Griffith v. Griffith, 997 So.2d 218 (Miss. App. December 02, 2008). [Download Opinion]
The Mississippi Court of Appeals has handed down an opinion in a lawsuit between two shareholders of a closely-held corporation. The Mississippi corporation was started by the father of two shareholders in the 1950s. The corporation manufactured a pecan picker. Most of the two brothers' shares were held in trust, but Tom held 3 shares individually and Harry held 2 shares individually. In 1998 board of directors appointed Harry the president. Tom was vice president. Over the ensuing years, the dividends of the corporation decreased, until Tom discovered that the reason the corporation's expenses were increasing was that Harry was charging personal expenses to the corporation and charging expenses of his two other businesses to the corporation. Tom sued Harry for conversion and breach of fiduciary duty. Tom obtained a temporary restraining order and was named temporary receiver of the corporation. A shareholders' meeting was held, and Harry was voted out as president. Thereafter, Harry went into business in competition with the corporation, importing cheaper Chinese knock-off pecan pickers. Tom contended that this was a usurpation of corporate opportunities because, several years before, Tom had proposed that the corporation import the less expensive Chinese pickers rather than manufacture its own product, and Harry had refused to pursue that opportunity. As a result of Harry's new business, Tom also sued Harry for usurpation of corporate opportunities.
The Chancellor ordered an accounting be performed by a certified public accountant appointed by the court. A CPA found that Kerry had charged $54,490 in personal expenses. Additionally, the CPA found that more than three hundred thousand dollars could not be accounted for because of the corporation's poor bookkeeping. The Chancellor awarded Tom $27,245 for breach of fiduciary duty, $50,000 punitive damages, and $5000 in attorneys fees, but nothing for usurpation of corporate opportunities. Both brothers appealed. A court of appeals affirmed.
The court of appeals noted that Tom had brought the lawsuit directly, claiming a breach of fiduciary duty to himself individually, and had not joined the corporation as party. This was not fatal to the breach of fiduciary duty claim, because Mississippi case law provides that, in a closely held corporation, the chancellor may treat a shareholder's derivative suit as a direct action and order an individual recovery so long as it does not prejudice the interests of the creditors, expose the corporation to multiple actions, or prejudice recovery for all other interested parties. See ERA Franchise Sys. v. Mathis, 931 So.2d 1278, 1281 (Miss. 2006) (citing Derouen v. Murray, 604 So.2d 1086, 1091 n.2 (Miss.1992)). Presumably, the plaintiff should have brought the lawsuit as a derivative action, naming the corporation as a party, and then requested the court to treat the derivative action as a direct action. However, the Court of Appeals held that the Chancellor had not erred because the plaintiff had "essentially" filed a shareholders derivative action. Therefore, the court of appeals held that the Chancellor had correctly awarded half the personal expenses charged the corporation by Harry. The court of appeals found that Chancellor did not abuse his discretion in finding Harry's explanation not credible that the expenses were legitimate. However, the court of appeals also held that the Chancellor did not err in refusing to award Tom any damages for the greater sum of money that could not be accounted for. The Chancellor had held that there was not sufficient evidence to prove that the money had been misappropriated. As the fiduciary that had control over the corporation, Harry should have had the burden of proof with regard to the accounting. Therefore the Chancellor's refusal to award damages due to a lack of evidence is clearly wrong. However, the court of appeals did not consider this issue.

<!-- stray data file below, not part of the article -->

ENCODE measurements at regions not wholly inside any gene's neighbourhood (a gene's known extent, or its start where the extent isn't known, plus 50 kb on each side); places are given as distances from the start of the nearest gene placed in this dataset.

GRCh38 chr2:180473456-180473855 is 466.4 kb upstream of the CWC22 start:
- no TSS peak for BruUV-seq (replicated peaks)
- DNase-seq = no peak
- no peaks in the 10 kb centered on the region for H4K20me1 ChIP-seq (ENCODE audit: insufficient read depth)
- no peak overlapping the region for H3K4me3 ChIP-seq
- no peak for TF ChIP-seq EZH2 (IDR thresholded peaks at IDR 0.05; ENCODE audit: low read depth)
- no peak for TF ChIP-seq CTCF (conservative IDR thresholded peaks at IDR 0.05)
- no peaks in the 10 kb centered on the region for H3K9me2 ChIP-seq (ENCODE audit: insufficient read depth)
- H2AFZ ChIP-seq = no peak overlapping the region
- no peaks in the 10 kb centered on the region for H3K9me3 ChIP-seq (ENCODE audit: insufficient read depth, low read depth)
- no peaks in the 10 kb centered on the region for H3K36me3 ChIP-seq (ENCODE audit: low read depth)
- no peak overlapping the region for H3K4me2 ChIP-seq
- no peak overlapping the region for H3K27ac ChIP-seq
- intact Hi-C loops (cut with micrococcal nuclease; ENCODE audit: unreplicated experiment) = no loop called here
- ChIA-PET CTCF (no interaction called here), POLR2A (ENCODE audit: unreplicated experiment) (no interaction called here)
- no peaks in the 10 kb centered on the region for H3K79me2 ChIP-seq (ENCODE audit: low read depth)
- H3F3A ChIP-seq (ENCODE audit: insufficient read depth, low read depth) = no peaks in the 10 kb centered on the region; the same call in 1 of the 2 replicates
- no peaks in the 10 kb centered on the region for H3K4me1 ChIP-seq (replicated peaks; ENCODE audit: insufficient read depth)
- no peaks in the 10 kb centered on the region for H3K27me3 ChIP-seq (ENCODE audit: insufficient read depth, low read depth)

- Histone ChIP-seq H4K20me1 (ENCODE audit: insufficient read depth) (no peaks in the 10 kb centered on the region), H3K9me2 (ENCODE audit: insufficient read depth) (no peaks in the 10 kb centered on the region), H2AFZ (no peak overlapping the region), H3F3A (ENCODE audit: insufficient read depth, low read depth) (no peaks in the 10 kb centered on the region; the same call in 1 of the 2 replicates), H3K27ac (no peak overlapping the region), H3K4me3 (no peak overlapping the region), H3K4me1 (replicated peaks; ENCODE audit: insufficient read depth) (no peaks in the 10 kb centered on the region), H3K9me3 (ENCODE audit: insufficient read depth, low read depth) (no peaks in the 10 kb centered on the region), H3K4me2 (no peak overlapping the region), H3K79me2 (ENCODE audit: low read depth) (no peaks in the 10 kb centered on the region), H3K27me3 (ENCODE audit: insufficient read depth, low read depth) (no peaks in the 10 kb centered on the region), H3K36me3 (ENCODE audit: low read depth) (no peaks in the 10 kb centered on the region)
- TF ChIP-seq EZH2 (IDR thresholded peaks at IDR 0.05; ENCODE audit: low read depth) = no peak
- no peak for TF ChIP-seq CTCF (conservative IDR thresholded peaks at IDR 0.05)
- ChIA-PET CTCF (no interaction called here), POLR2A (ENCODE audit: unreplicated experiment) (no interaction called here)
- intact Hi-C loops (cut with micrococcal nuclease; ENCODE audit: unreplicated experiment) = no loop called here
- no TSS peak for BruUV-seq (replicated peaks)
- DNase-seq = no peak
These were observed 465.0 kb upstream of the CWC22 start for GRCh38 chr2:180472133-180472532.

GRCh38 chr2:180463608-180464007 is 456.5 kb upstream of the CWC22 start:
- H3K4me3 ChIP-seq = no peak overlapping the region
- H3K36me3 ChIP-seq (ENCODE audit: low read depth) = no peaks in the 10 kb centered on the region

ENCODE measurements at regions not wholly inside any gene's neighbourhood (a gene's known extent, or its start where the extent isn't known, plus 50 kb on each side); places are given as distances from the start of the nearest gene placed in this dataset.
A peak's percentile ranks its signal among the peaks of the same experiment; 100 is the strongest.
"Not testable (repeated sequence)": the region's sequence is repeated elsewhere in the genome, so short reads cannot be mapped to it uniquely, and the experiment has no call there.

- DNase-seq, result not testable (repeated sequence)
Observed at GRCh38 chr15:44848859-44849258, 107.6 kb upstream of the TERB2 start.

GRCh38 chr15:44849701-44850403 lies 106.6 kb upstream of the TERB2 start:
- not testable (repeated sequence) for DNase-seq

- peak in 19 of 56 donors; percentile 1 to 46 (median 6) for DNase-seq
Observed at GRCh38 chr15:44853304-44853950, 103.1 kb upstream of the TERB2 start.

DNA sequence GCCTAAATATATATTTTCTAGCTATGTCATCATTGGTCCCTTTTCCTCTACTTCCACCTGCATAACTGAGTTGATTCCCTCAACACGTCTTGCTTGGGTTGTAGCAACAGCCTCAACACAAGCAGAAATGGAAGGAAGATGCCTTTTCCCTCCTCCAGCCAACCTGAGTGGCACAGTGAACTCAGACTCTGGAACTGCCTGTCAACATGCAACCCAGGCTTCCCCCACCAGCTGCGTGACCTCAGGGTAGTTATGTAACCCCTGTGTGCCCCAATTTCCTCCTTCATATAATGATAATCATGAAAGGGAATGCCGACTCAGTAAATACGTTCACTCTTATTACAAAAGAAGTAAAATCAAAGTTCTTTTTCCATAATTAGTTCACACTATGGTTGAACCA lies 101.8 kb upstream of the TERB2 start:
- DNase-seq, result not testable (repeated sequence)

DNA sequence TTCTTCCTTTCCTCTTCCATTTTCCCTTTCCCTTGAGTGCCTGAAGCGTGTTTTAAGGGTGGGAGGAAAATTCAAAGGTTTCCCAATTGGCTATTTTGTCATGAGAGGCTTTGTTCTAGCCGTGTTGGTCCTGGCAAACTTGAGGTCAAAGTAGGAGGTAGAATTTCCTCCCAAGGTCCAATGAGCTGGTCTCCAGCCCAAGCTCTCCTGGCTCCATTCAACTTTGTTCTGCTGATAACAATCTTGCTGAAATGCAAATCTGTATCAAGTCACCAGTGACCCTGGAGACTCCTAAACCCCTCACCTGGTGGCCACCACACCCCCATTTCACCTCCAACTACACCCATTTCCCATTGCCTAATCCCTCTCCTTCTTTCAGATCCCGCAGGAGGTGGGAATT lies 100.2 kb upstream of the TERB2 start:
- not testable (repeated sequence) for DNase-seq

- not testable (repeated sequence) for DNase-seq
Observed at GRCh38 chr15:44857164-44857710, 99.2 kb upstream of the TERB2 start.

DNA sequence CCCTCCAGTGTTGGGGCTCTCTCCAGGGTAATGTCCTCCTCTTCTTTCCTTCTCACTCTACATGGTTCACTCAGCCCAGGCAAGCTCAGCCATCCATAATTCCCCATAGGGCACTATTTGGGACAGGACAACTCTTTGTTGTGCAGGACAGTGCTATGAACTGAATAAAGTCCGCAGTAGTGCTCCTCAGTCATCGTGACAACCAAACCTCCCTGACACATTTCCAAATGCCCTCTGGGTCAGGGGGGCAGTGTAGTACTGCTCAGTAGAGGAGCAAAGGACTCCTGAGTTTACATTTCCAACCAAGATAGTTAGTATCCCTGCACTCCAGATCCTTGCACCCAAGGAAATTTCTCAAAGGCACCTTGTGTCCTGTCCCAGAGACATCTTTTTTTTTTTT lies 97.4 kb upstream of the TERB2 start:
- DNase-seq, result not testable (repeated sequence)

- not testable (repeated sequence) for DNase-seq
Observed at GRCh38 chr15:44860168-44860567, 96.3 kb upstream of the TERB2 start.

The court of appeals also affirmed the Chancellor's refusal to award damages for usurpation of the corporate opportunity. The basis for the court of appeals' holding was that Harry did not have standing to assert a claim for lost profits based on usurpation of corporate opportunities, as this claim belongs solely to the corporation and could only be brought in a derivative suit. Of course, the exact same standing problem existed on the award that the court of appeals did affirm, and the court of appeals had held just a few paragraphs before that Tom had escaped the standing problem by virtue of the doctrine of allowing shareholders in a closely-held corporation to bring a direct action instead of a derivative action. These two holdings by the court of appeals constitute to a head-spinning contradiction, of which the court seems totally unaware.
The court of appeals also affirmed the Chancellor's award of punitive damages and attorney's fees. The court did not address the basis of an award of punitive damages in an equitable action, but seems to hold back the Chancellor has discretion to award punitive damages based on his assessment of the circumstances. See Aqua-Culture Techs., Ltd. v. Holly, 677 So.2d 171, 184 (Miss.1996). "[T]he question of whether punitive damages should be awarded depends largely upon the particular circumstances of the case." Id. The court also affirms the attorneys' fees award on the basis of the somewhat usual Mississippi rule that attorneys' fees may be awarded when the trial court has found that punitive damages are appropriate. See Aqua-Culture Techs., 677 So.2d at 184 (citing Greenlee v. Mitchell, 607 So.2d 97, 108 (Miss.1992)).